7. Set up a National Security Commission at the Union level to prepare a panel for selection and placement of chiefs of the central police organisations with a minimum tenure of two years.
Police reforms must achieve desired result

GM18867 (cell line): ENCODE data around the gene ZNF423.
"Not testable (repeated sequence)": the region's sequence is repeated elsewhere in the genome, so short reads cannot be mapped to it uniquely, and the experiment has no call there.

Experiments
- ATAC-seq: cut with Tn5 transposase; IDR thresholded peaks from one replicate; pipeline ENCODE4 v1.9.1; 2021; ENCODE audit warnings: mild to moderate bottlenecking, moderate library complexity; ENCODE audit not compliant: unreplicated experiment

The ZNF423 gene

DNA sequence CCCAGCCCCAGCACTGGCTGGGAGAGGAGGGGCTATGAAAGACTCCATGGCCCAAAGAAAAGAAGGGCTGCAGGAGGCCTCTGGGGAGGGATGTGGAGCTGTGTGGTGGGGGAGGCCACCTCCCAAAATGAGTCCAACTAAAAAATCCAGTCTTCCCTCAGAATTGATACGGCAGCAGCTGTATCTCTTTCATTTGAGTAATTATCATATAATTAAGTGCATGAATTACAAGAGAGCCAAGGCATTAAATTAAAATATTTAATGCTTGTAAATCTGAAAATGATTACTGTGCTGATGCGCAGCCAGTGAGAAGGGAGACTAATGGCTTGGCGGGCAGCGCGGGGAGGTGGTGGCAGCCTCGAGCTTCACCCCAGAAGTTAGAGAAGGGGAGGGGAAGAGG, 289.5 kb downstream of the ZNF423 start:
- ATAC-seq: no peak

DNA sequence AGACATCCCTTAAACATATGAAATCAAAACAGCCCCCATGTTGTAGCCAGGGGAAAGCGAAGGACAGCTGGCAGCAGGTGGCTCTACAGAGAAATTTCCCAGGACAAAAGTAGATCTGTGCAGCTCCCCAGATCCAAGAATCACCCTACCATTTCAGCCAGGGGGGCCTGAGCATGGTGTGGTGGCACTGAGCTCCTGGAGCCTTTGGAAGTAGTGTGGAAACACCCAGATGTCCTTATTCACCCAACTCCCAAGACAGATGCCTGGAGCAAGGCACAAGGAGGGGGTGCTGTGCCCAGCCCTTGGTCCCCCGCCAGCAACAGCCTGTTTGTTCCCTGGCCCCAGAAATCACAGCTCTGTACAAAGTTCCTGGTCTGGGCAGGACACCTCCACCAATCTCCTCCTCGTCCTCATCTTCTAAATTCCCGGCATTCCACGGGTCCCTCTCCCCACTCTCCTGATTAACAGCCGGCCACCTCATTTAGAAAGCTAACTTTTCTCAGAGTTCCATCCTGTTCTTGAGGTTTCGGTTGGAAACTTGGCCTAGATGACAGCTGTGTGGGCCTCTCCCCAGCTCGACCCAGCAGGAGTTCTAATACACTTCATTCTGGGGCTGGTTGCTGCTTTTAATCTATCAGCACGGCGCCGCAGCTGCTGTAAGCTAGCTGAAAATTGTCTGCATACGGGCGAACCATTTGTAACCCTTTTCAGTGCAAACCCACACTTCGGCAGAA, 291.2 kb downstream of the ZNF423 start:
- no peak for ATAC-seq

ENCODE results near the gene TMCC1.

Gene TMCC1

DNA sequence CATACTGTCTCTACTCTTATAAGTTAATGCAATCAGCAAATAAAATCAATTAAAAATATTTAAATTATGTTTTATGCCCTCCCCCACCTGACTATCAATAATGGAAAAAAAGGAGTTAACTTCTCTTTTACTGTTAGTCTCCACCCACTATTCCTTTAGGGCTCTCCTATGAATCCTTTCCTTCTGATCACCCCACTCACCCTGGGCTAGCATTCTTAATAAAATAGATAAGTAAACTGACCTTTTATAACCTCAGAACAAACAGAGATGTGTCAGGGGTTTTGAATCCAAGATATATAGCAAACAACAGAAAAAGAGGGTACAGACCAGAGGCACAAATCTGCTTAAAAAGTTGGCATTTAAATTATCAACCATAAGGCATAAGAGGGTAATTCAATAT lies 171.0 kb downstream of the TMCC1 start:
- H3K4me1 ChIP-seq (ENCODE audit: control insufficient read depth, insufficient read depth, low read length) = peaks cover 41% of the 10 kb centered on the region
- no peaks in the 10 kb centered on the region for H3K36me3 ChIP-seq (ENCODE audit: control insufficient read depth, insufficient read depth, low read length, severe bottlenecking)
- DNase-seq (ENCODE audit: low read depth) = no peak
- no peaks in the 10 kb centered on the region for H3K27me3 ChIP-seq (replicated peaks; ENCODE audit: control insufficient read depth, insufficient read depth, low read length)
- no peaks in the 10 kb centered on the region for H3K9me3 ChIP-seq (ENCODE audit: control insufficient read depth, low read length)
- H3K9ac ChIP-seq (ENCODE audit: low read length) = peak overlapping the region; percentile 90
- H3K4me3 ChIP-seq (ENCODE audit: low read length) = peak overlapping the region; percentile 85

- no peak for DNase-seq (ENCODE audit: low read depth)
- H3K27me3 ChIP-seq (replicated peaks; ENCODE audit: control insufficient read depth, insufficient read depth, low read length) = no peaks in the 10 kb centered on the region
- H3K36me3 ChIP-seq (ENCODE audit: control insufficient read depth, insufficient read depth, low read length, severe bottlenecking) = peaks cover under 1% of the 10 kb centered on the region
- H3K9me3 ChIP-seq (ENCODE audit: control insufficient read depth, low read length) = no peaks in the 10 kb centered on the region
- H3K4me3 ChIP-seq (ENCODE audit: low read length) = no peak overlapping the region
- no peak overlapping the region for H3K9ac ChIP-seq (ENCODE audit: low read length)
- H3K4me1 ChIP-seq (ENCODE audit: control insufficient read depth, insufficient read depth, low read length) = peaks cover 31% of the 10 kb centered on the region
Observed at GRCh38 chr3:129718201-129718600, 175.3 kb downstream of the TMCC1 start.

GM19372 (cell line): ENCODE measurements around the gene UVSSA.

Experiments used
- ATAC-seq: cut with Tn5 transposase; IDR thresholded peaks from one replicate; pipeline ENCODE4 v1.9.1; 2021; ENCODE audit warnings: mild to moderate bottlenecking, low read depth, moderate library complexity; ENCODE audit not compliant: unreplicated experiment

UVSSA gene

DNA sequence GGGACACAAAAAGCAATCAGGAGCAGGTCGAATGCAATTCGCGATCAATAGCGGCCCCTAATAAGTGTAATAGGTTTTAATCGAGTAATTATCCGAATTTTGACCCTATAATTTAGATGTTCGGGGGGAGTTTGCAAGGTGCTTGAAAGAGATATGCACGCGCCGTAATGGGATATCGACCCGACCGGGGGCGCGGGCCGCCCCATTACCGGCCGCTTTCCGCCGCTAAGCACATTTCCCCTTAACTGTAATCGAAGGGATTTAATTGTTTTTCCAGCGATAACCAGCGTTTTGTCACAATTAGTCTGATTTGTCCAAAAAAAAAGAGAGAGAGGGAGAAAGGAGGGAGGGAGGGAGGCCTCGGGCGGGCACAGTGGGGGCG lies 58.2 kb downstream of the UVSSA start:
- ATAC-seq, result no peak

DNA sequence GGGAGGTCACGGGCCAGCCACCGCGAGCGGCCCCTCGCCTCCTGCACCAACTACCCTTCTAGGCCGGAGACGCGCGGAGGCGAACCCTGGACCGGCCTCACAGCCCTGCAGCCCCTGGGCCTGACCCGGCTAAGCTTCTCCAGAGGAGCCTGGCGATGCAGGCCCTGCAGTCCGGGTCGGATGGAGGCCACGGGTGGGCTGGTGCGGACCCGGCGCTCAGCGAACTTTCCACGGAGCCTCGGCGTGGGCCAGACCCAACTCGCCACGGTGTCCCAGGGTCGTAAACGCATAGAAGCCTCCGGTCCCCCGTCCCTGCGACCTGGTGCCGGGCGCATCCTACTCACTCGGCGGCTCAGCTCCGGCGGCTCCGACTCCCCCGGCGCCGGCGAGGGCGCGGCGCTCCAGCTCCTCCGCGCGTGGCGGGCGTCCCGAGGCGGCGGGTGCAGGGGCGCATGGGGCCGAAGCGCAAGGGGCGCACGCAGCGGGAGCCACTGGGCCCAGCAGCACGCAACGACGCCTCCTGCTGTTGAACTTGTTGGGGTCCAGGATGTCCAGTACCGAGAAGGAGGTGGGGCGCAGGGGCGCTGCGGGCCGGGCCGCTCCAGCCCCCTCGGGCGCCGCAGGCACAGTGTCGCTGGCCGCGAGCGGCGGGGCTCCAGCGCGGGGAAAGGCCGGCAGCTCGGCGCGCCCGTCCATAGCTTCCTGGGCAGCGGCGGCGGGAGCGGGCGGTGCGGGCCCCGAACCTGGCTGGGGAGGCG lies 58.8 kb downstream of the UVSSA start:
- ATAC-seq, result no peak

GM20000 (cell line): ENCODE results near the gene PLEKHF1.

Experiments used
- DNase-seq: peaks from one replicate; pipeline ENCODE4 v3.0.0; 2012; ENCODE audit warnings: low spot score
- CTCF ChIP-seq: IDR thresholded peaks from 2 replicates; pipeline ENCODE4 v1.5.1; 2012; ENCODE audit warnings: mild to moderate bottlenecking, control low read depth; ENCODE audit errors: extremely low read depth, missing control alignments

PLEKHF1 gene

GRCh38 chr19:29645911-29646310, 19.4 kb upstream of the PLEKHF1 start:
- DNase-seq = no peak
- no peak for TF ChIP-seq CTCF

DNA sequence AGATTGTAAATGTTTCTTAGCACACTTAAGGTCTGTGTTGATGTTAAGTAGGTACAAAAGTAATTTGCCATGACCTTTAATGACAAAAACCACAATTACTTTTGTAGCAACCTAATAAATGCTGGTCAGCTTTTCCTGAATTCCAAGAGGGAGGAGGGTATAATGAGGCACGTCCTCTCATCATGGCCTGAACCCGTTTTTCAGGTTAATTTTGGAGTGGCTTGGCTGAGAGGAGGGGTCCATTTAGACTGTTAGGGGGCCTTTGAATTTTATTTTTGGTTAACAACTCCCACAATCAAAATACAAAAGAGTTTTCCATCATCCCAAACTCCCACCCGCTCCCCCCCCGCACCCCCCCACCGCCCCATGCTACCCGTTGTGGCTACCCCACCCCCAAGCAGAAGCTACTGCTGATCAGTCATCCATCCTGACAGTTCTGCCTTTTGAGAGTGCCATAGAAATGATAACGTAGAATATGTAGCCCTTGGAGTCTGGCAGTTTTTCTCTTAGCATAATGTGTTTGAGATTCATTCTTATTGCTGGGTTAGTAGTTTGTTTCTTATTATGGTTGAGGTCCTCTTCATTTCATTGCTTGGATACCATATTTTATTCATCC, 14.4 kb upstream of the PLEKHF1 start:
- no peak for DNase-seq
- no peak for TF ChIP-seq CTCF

The National Police Service is in the news again. Thankfully, this time around, it is for all the right reasons especially news over the weekend that the process of vetting the suitability of officers at the summit of police management had seen off three casualties. Naturally, the three officers have the right to appeal the findings of the vetting team, which will this week embark on further interviews to weed out the rotten apples and hopefully redeem the tarnished reputation of our police. Policing is a vital aspect of any civilised, progressive and modern society. How police officers perform their role determines to a great extent the level social cohesion and quality of life for the citizens. It is by no accident therefore that what we previously referred to as the Kenya Police Force has been transformed — at least in name for now — to the National Police Service. As the change of name suggests, it is no longer an all-powerful tool of suppression, but one geared at serving the people. Successive governments inherited a force structure drawn up by the British colonialists, which was largely meant to suppress any dissent. The independence leaders then found the force a useful tool to muffle any political opposition and consolidate their grip on power. In the meantime, the leadership of the police found itself too much at the whims of the political elite, especially the presidency. The force had no freedom or even impetus to become professional. When told to jump, it only had to ask the powers-that-be, how high. This and other factors such as poor pay, tough working conditions and lack of proper equipment to tackle crime created a highly demoralised lot. The police officers’ housing was and is still nothing to write home about. Indeed, many live in dehumanising conditions. Promotions were based largely on patronage and merit was never recognised. In some cases, we have had stories of brave officers killed or hunted down like criminals by rogue elements in the force. This state of affairs exposed the force to widespread corruption. From the traffic police officer on the road to the ones patrolling streets and the ones manning police stations, they became the bribe-taking officers. In their work, they harassed and harangued citizens, looking for a chance to be bribed. In the process, many officers became overnight millionaires. Soon every young man or woman daring enough, but most probably failed in national examinations, wanted to become a police officer. It was seen as an easy route to riches. Friday’s marching orders for three senior officers following a public vetting process, is an important if symbolic change. Mr Peter Eregae, Mr Francis Okonya and Mr Jonathan Koskei had come under close questioning over their wealth. It is truly a long way on the road to reform that began in 2003, when President Kibaki announced a reform programme to professionalise the force. The Narc government even toyed with community policing. But the reforms achieved little as the regime, especially after the bungled 2007 president election, used the force to sustain its hold on power. The 2010 Constitution is however remedying this by reducing political manipulation of the police service and enhancing accountability in the police officers. Still, political goodwill is needed to create an efficient police service. That is where the Jubilee government must provide sound leadership on police reforms.